From: Ben Goertzel (firstname.lastname@example.org)
Date: Sat Feb 08 2003 - 18:05:28 MST
> Training an AGI to be a "winner" in competitions before the AGI
> understands the wider context of game-playing, and the non-zero-summess
> of the competition within that wider context, would be a mistake. But
> once the AGI can understand the context, and how humans
> games/competition operate positively within it, then it would be
> counterproductive to *avoid* training how to win games.
Sure, I think we agree, then.
To make a human-childhood analogy -- which I wouldn't want to overstretch --
it's a bit like the difference between teaching a 3-year-old competitive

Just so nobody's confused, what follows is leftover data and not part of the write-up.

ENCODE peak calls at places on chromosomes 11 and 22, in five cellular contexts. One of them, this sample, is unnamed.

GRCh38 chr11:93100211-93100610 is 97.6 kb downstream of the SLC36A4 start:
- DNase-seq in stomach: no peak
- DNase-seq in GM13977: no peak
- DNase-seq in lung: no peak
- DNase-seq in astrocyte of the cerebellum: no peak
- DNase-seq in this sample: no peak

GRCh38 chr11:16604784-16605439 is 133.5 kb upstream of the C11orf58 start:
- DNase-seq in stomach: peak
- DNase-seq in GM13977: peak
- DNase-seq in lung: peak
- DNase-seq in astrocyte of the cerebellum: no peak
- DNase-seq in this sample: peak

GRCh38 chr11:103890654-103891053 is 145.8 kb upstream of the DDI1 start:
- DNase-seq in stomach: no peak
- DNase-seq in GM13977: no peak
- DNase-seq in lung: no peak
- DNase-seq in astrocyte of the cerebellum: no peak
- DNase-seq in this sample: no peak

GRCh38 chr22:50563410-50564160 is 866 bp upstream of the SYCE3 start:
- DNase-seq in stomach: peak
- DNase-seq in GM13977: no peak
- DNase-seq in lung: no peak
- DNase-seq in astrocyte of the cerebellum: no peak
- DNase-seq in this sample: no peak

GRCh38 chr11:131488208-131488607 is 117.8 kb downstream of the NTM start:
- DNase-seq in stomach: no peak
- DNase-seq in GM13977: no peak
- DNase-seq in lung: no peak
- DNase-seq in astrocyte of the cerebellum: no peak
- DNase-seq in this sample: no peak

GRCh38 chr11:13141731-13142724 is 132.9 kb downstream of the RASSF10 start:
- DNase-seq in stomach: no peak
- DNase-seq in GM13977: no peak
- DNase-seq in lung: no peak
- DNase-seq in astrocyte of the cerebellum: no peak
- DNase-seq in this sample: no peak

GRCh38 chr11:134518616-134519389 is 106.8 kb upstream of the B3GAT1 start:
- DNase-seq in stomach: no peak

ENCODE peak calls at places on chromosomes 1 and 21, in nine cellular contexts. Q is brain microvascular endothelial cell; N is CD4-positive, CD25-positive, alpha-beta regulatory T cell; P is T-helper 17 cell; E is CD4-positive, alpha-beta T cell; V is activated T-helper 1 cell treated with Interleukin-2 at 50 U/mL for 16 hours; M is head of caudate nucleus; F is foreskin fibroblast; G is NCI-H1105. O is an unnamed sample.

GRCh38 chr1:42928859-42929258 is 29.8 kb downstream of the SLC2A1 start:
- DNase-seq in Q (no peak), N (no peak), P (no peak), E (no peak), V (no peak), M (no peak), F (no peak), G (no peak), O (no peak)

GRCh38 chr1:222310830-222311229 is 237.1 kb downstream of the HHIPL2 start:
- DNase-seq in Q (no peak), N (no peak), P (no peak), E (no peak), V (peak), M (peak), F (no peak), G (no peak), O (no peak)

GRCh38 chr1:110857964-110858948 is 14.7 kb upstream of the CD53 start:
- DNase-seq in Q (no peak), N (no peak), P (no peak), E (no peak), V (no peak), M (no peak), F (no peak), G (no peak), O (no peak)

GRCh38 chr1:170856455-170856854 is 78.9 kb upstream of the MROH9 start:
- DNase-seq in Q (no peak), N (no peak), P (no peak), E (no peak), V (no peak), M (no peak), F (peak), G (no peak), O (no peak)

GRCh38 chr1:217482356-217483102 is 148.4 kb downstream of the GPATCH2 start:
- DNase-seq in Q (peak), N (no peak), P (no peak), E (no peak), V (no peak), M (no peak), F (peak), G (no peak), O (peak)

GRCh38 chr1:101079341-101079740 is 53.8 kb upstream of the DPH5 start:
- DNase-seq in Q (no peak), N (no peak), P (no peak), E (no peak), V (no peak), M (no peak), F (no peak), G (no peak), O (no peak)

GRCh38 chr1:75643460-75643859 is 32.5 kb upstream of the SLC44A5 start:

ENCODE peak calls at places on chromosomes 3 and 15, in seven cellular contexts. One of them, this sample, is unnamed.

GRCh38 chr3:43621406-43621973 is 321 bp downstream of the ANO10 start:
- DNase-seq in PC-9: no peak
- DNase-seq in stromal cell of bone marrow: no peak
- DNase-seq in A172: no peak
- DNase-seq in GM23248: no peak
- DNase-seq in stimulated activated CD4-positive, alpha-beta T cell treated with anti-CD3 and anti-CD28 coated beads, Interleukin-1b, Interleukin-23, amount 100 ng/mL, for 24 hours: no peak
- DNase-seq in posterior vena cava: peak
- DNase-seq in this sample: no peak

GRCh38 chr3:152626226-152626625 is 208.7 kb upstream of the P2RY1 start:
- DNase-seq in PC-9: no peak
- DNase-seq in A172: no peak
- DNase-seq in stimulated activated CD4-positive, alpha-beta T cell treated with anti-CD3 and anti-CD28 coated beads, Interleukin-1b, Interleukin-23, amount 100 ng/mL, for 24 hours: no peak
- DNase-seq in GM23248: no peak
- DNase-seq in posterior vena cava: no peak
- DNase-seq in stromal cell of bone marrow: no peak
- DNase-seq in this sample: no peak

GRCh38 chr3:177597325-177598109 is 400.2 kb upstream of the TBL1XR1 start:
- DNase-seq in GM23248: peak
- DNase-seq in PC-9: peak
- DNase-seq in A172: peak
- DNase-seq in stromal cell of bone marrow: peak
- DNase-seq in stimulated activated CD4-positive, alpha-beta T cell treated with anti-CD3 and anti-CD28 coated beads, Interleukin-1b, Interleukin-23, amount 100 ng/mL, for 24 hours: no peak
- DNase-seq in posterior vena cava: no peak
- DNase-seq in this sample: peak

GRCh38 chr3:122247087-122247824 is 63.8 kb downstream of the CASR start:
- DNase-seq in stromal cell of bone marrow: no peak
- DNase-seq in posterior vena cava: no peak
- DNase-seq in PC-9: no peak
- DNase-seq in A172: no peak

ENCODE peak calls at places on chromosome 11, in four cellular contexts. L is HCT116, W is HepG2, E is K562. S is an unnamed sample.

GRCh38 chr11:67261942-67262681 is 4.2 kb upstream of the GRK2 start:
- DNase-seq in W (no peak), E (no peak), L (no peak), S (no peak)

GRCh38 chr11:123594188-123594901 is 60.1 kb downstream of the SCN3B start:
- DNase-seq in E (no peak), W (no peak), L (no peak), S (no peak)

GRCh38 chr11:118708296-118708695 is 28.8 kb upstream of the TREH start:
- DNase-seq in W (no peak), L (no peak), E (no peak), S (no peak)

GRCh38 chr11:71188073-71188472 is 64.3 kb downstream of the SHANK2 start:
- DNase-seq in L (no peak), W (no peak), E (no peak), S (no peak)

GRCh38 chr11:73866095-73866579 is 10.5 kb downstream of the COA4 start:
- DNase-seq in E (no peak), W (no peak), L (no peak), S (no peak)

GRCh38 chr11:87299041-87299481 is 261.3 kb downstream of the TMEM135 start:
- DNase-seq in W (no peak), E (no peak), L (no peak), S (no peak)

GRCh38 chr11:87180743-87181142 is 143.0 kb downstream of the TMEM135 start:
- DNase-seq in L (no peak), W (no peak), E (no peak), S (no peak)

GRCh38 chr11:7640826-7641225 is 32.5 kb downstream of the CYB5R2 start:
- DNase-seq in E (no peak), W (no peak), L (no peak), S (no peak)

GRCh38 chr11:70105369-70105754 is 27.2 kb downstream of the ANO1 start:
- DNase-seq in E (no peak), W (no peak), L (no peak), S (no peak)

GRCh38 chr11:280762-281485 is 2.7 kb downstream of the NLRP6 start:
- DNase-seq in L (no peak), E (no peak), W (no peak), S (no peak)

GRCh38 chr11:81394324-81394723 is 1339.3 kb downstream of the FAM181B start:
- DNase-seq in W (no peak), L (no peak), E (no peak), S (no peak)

games, and teaching a 9-year-old competitive games. A 3-year-old does not
understand broader context, and having them do a lot of competitive stuff
really can cause them to develop an overly competitive outlook on life. But
a 9-year-old understands well that "it's just a game"....
Of course, there is an obvious problem in that our understanding of AI
developmental psychology is not going to be very good until AFTER we've
already raised a bunch of baby AGI's to adulthood.... This means that we
may well not allow the first N baby AGI's to reach adulthood. Murdering
them would be unethical ... so maybe we'll keep them as toddlers until we
successfully raise an adult AGI capable of properly bringing them up... ;-)
-- Ben G
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